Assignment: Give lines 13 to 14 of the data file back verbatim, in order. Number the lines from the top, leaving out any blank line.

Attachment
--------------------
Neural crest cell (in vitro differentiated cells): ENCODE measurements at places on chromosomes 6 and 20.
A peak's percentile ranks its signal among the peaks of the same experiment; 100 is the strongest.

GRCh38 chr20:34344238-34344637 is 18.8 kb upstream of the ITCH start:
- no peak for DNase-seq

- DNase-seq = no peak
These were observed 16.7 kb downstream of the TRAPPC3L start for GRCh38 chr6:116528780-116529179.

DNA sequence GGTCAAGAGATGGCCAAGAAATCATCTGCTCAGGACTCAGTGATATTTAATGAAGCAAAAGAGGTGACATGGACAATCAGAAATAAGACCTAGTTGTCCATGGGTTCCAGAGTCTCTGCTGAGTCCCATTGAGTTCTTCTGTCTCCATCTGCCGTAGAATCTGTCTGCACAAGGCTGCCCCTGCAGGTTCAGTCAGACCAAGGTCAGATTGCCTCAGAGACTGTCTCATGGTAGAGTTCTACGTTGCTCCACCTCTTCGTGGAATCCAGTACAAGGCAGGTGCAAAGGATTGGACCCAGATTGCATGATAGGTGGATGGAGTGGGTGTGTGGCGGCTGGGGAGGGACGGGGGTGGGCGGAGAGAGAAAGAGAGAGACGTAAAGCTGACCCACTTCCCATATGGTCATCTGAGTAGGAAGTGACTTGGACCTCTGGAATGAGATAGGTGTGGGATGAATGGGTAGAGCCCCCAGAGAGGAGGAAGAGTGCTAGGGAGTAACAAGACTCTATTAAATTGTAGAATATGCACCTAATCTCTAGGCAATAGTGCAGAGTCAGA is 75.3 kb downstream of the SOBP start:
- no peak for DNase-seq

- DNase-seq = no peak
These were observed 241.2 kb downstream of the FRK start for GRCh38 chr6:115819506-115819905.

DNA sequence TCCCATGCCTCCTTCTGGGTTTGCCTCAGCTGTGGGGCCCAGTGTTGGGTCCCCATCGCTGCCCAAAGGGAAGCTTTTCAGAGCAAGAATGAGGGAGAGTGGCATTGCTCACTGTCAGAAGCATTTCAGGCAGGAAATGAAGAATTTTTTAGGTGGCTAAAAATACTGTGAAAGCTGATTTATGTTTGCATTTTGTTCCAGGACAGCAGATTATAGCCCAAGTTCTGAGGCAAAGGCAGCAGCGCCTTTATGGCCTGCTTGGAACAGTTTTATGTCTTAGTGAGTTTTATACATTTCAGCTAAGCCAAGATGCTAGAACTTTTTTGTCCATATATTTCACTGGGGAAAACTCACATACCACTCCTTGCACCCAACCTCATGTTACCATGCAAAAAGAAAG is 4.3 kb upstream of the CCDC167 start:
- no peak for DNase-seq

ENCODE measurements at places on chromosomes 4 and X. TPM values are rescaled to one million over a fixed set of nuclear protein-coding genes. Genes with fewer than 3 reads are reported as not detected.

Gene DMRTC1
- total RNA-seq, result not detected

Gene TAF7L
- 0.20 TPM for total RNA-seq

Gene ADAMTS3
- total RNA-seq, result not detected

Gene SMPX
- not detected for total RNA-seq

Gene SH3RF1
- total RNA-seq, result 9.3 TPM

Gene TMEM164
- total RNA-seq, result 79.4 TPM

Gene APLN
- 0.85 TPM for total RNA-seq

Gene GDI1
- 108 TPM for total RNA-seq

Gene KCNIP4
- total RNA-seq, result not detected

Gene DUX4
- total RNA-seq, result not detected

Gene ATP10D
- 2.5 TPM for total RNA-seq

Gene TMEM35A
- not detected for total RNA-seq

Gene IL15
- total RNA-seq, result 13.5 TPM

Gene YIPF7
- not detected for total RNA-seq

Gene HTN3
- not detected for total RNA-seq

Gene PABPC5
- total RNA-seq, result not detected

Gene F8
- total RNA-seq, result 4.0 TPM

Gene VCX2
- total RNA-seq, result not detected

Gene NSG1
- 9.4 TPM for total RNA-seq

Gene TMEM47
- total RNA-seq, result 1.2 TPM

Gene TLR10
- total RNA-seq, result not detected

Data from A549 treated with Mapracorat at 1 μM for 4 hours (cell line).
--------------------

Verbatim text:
ENCODE measurements at places on chromosomes 4 and X. TPM values are rescaled to one million over a fixed set of nuclear protein-coding genes. Genes with fewer than 3 reads are reported as not detected.

Gene DMRTC1